Ramadan, Delayed Gratification, and Stoicism

Hira Shaikh
June 14, 2016
 min read

“Until we have begun to go without them, we fail to realize how unnecessary many things are. We've been using them not because we needed them but because we had them.” ― Seneca, Letters from a Stoic

Ramadan is here. Faithful Muslims around the globe prepare for a month-long trek where from sunrise to sunset they refrain from food, drink, sex, smoking, and even anger. The anticipation begins to grow stronger as the first-day approaches.

To go against one's nature may seem daunting, especially to resist base urges like food & water. It takes time for the body to adapt and the first couple of days are anything but easy. But through this stoic practice, a greater appreciation arises. Consider abstaining from food, drink, sex, smoking, and anger from sunrise to sunset as inputs, while reflection, introspection, and a basic understanding of what it means to be human as outputs.

The aim of Ramadan is to experience and to understand that we are no better than anyone else. During Ramadan, Muslims renew their resolve against vices and make resolutions to be better in general. It's a yearly-reset (technically it's a little less than a year as Ramadan occurs every 355 days) where Muslims examine what they are looking for out of life.

Through this stoic Religious practice, they appreciate the little things that a month earlier seemed irrelevant. You’re thoughtful about the words you speak, the people you engage, and the energy you allocate. Fasting slows down your perception of time. Have you ever finished an episode of your favorite show, like Game of Thrones, and wondered where the time went. Time flows fast during these moments of joy, but during moments of suffering, it slows down like water in a choked up hose.

Fasting is the ultimate form of mindfulness for Muslims. So much of modern life is governed by our thoughts and with the addition of the symbiotic relationship we now have with smartphones, it seems we’re never in control. We make promises to ourselves that we don’t keep. We’d like to stay strict to a diet, a morning ritual, a fitness plan, but we’re often unable to follow through. In other words, we are dishonest with ourselves.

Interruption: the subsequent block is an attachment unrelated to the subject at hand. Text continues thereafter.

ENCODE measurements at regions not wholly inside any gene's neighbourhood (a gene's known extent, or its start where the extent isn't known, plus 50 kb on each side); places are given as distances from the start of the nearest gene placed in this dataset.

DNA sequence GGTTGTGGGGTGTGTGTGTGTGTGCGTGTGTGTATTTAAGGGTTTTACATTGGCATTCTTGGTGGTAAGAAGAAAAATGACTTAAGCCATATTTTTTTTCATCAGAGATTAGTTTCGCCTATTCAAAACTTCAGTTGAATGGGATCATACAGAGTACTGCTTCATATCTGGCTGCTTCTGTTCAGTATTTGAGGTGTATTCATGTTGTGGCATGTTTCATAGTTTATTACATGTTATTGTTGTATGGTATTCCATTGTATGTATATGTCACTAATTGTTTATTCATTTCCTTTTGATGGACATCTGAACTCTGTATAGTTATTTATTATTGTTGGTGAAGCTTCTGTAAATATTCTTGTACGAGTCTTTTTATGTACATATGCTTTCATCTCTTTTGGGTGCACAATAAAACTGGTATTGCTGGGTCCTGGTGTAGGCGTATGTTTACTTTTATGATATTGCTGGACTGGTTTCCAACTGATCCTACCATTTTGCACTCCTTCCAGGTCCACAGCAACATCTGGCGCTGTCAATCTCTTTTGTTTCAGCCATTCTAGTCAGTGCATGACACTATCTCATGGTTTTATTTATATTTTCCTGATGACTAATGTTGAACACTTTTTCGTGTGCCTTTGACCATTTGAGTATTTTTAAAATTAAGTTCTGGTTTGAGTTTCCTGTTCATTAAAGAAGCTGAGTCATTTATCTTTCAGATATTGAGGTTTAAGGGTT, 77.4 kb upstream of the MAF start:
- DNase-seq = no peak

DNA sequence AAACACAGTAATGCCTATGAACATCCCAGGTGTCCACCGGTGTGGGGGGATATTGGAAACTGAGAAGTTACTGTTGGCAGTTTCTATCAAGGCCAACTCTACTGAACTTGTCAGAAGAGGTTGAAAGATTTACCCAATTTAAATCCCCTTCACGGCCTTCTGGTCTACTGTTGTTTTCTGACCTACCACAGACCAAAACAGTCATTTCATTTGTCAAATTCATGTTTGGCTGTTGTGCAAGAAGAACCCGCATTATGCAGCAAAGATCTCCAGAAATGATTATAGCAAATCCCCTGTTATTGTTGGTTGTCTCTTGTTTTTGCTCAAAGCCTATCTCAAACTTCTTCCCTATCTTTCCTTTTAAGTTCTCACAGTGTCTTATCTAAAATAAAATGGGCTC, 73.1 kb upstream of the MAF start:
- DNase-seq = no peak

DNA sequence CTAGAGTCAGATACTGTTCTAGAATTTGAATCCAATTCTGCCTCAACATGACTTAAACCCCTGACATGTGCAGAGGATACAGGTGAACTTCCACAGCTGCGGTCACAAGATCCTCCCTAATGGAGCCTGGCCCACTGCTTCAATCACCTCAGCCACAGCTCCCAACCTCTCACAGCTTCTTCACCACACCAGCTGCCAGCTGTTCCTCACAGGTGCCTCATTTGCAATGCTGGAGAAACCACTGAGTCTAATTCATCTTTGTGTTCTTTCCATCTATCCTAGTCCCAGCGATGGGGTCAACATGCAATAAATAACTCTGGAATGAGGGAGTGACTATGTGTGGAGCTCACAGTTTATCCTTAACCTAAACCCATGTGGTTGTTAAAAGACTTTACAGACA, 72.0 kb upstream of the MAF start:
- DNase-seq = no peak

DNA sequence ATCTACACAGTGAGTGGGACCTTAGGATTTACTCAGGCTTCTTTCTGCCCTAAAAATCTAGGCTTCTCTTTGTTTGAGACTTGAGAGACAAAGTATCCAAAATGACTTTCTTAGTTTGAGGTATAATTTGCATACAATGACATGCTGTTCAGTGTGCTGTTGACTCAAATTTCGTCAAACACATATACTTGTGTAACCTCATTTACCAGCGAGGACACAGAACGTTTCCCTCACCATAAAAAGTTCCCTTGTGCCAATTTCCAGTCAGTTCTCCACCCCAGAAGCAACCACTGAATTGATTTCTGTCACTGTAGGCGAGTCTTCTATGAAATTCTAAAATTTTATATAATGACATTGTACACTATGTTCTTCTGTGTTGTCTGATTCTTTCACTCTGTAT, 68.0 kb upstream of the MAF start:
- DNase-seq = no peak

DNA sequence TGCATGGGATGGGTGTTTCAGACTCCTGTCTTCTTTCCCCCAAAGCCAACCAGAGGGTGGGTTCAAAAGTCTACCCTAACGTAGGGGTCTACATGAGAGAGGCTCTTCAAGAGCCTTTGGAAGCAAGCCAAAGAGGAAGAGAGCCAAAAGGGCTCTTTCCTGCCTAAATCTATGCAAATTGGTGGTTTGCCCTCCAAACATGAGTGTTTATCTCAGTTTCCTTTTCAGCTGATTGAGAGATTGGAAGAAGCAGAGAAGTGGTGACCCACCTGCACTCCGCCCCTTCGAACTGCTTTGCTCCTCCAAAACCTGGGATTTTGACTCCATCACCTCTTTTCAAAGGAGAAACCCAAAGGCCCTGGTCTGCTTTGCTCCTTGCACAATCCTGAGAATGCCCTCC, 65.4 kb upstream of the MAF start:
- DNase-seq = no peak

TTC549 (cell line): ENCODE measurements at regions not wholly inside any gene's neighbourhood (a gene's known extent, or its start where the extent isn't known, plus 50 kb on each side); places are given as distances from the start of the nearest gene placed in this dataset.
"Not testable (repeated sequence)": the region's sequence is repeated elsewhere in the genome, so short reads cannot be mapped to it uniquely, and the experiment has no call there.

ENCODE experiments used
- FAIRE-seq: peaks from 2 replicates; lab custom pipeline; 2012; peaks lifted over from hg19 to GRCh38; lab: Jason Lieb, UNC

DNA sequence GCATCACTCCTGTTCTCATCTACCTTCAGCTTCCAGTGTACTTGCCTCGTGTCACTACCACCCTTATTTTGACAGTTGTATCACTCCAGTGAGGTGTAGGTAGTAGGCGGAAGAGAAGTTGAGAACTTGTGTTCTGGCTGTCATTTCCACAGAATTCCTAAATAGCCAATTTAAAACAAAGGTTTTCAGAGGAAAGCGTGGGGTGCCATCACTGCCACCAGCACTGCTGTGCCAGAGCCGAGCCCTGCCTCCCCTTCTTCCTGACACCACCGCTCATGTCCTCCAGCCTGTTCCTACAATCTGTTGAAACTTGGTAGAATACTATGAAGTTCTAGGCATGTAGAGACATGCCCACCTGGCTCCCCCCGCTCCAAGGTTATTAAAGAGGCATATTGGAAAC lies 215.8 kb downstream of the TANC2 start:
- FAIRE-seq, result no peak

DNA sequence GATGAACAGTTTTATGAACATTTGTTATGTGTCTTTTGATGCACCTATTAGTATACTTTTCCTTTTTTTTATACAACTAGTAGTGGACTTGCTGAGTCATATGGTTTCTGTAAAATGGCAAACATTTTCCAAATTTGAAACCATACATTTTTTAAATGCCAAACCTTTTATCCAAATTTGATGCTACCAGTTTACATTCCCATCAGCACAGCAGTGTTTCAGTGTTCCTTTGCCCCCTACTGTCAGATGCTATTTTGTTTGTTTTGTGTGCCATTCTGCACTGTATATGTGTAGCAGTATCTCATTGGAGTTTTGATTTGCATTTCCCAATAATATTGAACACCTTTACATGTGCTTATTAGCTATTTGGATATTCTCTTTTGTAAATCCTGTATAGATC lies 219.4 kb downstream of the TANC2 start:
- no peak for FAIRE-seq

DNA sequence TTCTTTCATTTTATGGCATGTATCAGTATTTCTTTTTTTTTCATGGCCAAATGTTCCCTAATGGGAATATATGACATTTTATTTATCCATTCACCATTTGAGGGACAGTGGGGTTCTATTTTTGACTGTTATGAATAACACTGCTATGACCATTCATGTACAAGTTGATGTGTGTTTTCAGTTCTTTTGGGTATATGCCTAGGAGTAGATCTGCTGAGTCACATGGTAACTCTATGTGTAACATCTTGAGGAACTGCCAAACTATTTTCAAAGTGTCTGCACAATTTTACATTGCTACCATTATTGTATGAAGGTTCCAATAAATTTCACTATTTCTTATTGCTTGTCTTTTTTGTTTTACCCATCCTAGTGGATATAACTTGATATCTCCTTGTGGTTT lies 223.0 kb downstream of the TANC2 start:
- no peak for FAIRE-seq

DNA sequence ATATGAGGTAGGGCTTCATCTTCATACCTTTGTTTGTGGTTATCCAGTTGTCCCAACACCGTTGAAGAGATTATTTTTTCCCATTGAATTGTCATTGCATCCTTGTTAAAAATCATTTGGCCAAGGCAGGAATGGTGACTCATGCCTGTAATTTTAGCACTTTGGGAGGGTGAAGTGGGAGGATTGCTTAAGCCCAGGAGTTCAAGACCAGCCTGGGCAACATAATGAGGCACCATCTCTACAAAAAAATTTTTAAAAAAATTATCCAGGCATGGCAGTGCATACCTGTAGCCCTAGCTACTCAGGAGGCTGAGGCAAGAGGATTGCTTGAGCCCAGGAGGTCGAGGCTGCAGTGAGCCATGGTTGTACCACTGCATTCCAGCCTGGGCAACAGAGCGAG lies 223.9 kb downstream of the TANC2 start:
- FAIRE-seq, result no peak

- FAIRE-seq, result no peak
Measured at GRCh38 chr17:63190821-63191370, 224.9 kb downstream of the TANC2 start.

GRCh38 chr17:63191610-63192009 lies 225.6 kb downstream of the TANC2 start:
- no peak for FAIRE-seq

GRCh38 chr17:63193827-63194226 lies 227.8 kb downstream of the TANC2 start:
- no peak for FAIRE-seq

For Muslims, by resisting the most instinctive of desires, there is hypertrophy of the will-power muscle. You decide when you should eat or drink, not your urges. Strong-individuals recognize that goals require a certain amount of discipline. By engaging in this month long religious obligation, Muslims attempt to take control of the part of themselves that governs their everyday behavior. During the month of Ramadan, from sunrise to sunset, they are no longer victims of their thoughts and emotions (though what happens from sunset to sunrise may be a different story altogether).

Every year as Ramadan approaches, a little bit of anxiety sets in. How will I have the energy to go about my daily activities? I have to work, take care of my children, make dinner, etc. The Religious obligation seems insurmountable but every year countless Muslims fast, together. It provides them appreciation for things we take for granted in the Western world. The appreciation of water as the essence of life, food as a life force you are consuming, and family and friends with whom you share the food & water. It reminds them that the stoic lifestyle of Ramadan holds its own reward, it teaches us that if you’re not happy with what you have, you’ll never be happy with what you get.

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